Now, at the dawn of 2016, we finally get the conclusion to that storyline with Ascendance by David R. George III!

Look below for the back-cover blurb and links to purchase from Amazon.





Publisher's description:
On the original Deep Space Nine, Captain Kira Nerys watches as the nearby wormhole opens and discharges a single, bladelike vessel. Attempts to contact its crew fail, and the ship is soon followed by another vessel of similar design. When an armada subsequently begins to emerge from the wormhole, it seems clear that DS9 is under attack. Kira orders her first officer, Commander Elias Vaughn, to board the USS Defiant and defend the station, and alerts Starfleet to send additional forces as her crew prepares DS9's shields and weaponry for the onslaught to come. 
Meanwhile, on the lead ship, Iliana Ghemor considers launching an attack on DS9 and finally ending the life of Kira, the fountainhead of all the ills in her miserable life. Her vengeance demands more than mere death, though – it requires pain. Ghemor refocuses, choosing to follow her plan to mete out her revenge on the captain by first decimating the population of Bajor...

Purchase Ascendance:

Mass-market paperback: Amazon.com | Amazon.ca | Amazon.co.uk
E-book (Kindle): Amazon.com | Amazon.ca | Amazon.co.uk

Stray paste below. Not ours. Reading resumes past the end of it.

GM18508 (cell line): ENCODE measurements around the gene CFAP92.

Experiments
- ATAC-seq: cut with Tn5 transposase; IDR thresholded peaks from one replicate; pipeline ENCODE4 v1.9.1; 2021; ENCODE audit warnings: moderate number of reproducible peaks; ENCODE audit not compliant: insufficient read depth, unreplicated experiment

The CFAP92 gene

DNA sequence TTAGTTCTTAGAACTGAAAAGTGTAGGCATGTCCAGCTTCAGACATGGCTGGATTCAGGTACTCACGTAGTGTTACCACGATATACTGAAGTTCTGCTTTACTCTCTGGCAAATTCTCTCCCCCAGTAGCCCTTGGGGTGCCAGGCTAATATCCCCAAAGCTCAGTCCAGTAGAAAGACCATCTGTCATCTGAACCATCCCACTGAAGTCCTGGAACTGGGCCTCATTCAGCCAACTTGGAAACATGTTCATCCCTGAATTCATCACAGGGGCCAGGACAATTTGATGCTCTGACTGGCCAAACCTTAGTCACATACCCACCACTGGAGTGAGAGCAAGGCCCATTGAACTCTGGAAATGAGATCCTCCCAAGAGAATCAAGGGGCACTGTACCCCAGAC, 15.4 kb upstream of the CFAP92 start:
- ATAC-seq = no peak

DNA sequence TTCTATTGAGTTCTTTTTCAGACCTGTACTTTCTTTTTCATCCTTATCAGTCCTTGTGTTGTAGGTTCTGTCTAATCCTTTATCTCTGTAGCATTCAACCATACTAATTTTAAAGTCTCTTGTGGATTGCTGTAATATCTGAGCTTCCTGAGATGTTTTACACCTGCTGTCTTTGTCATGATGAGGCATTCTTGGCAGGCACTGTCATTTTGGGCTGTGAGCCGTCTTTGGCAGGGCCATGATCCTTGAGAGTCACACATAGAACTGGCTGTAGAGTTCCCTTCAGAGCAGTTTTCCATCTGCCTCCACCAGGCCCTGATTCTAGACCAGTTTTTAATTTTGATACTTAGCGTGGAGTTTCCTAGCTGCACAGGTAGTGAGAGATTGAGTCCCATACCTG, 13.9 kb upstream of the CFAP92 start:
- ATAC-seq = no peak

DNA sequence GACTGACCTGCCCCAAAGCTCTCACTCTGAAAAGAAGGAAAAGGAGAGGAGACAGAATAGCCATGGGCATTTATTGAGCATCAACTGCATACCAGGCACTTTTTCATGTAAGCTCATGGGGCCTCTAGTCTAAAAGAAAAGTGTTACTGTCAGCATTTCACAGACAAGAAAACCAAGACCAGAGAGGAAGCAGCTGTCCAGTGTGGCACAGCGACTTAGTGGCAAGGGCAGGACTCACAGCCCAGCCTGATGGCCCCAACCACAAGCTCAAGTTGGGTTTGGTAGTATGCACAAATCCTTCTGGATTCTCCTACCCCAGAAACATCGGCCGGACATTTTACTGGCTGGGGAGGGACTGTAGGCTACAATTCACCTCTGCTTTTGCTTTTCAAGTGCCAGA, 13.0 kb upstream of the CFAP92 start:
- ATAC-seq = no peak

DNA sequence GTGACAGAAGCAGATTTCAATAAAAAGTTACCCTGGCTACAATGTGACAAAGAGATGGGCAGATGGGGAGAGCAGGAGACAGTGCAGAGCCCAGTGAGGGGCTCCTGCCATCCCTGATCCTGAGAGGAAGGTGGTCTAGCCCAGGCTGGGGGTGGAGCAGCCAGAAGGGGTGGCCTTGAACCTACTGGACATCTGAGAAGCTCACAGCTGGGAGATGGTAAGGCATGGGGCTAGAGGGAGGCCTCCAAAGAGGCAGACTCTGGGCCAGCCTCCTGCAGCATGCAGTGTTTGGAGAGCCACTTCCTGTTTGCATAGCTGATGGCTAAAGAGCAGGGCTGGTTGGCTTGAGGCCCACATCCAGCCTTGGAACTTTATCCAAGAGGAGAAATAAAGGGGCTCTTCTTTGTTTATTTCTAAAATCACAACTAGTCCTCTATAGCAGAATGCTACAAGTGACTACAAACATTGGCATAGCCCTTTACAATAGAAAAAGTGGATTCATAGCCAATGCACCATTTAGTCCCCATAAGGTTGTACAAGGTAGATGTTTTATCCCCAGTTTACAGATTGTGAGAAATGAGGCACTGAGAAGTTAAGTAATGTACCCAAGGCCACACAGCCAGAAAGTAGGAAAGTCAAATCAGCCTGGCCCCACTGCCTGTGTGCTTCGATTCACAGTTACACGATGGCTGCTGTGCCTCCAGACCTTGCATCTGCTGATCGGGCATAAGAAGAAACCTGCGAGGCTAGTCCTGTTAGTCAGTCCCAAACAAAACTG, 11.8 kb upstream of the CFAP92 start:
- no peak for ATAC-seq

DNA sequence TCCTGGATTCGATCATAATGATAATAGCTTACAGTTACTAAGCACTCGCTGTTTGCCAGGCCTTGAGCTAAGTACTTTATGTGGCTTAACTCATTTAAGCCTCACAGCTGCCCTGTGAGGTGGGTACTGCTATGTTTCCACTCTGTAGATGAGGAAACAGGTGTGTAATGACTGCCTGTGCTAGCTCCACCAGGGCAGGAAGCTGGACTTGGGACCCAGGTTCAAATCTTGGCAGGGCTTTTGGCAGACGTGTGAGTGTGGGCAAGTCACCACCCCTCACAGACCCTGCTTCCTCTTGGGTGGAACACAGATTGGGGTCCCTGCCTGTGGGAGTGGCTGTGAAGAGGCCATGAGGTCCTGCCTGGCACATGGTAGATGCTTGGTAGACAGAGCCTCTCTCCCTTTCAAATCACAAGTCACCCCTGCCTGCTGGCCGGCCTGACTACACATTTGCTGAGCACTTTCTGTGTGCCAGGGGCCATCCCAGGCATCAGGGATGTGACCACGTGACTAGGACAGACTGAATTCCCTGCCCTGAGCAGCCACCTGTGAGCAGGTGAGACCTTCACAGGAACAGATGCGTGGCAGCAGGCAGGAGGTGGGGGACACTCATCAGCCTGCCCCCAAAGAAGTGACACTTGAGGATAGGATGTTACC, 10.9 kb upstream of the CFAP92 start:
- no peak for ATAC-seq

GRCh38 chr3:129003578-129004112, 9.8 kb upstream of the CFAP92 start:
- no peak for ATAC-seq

Next Release: Voyager: A Pocket Full of Lies


Sunday, December 27, 2015

Q-Strike

Star Trek: The Next Generation #49
The Q Continuum, Book 3 of 3
Q-Strike by Greg Cox
Published September 1998
Read December 21st 2015


Previous book (The Q Continuum): Q-Zone

Next book (The Next Generation): #50: Dyson Sphere


Spoilers ahead for Q-Strike!

From the back cover:
The mischievous creature who calls himself Q has subjected Captain Jean-Luc Picard and the crew of the Starship Enterprise to many of their strangest experiences. But little had been known of Q's curious existence or that of the advanced dimension from which he comes. But now Picard knows more than he ever dreamed about an ancient conflict whose consequences might spell the doom of the entire galaxy.

The galactic barrier has fallen and Q's oldest enemy is free once more. Captain Picard and his crew find themselves in the middle of a cosmic war between vastly powerful entities. The future of the Federation may be at stake, but how can mere mortals turn the tide in such a superhuman battle? Picard has to find a way, or neither the Q Continuum nor the galaxy will survive.

My thoughts:

Here it is, the final review on Trek Lit Reviews in 2015! It's been a long road getting from there to here, to coin a phrase.

This week, we wrap up the Q Continuum trilogy with Q-Strike by Greg Cox. This has been a fun trilogy, with a lot of great insights into Q and his past. How does the third and final entry stack up? Read on to find out!